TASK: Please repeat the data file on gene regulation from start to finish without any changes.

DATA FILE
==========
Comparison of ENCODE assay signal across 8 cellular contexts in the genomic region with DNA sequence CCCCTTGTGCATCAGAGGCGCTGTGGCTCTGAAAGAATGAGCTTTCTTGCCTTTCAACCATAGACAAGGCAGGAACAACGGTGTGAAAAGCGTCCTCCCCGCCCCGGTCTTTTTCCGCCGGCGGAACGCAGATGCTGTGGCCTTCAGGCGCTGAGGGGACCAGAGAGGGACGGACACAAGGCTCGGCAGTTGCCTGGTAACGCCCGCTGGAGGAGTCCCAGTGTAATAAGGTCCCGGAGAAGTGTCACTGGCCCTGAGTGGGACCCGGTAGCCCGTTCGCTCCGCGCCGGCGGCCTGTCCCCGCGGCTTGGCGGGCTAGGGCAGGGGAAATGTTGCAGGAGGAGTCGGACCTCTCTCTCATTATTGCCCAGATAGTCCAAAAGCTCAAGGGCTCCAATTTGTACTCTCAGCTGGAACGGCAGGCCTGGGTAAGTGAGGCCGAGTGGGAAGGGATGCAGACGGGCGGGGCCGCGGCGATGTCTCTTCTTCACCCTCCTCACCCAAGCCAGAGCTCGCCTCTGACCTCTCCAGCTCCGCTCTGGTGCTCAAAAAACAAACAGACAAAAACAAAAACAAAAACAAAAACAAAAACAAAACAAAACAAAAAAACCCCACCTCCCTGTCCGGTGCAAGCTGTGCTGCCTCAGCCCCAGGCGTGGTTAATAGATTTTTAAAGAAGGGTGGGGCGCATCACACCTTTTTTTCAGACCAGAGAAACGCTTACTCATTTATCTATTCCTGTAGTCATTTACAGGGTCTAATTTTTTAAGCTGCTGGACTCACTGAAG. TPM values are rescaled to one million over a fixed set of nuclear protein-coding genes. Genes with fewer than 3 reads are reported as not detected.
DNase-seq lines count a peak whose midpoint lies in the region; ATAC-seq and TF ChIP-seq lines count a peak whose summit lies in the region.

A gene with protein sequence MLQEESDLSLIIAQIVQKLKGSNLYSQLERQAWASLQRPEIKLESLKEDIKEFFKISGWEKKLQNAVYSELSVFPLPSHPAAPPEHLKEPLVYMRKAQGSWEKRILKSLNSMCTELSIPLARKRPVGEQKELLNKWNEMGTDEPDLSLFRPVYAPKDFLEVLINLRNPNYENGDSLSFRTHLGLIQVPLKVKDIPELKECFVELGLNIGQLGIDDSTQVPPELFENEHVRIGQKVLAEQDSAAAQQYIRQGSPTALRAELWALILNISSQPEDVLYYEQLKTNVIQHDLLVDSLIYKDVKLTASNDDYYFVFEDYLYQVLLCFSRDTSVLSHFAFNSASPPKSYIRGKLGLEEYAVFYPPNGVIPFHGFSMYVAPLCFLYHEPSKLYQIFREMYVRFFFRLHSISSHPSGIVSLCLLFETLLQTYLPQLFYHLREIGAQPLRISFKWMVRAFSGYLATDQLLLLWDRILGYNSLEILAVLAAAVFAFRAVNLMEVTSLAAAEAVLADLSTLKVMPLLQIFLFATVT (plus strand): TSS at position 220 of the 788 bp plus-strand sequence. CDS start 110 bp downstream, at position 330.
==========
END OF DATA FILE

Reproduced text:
Comparison of ENCODE assay signal across 8 cellular contexts in the genomic region with DNA sequence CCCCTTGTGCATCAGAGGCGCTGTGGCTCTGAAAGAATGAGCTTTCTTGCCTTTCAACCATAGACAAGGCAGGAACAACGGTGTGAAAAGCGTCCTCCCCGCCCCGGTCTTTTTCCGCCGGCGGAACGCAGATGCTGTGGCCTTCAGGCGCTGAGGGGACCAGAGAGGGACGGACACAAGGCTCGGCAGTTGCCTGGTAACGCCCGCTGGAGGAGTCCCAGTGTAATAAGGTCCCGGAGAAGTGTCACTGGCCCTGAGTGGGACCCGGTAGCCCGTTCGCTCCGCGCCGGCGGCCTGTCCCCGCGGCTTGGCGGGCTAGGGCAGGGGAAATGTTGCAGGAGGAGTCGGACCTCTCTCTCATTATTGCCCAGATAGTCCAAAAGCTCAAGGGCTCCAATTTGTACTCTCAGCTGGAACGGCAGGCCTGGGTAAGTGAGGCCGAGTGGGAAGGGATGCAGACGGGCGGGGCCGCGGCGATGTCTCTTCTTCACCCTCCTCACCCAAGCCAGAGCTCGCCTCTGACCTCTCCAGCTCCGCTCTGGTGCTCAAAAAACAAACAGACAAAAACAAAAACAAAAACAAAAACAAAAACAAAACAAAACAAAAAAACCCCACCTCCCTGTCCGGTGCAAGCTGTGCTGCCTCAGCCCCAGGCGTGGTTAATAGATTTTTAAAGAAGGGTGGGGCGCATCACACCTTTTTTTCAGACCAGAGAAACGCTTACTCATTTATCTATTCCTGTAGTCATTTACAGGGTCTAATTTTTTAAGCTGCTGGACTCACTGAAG. TPM values are rescaled to one million over a fixed set of nuclear protein-coding genes. Genes with fewer than 3 reads are reported as not detected.
DNase-seq lines count a peak whose midpoint lies in the region; ATAC-seq and TF ChIP-seq lines count a peak whose summit lies in the region.

A gene with protein sequence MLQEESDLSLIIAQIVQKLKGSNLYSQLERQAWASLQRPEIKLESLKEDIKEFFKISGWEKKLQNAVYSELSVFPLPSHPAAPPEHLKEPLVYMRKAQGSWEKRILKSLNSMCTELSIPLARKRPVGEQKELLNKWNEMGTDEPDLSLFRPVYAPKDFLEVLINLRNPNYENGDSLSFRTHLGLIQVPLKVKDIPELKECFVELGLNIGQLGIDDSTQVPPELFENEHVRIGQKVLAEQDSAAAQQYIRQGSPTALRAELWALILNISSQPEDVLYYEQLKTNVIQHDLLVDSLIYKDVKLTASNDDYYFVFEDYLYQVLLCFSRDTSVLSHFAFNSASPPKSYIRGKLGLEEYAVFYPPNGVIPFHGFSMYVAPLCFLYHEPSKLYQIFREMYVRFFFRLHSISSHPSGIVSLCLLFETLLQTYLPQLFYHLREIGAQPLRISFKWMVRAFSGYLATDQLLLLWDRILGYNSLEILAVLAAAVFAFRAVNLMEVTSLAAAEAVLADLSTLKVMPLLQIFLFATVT (plus strand): TSS at position 220 of the 788 bp plus-strand sequence. CDS start 110 bp downstream, at position 330.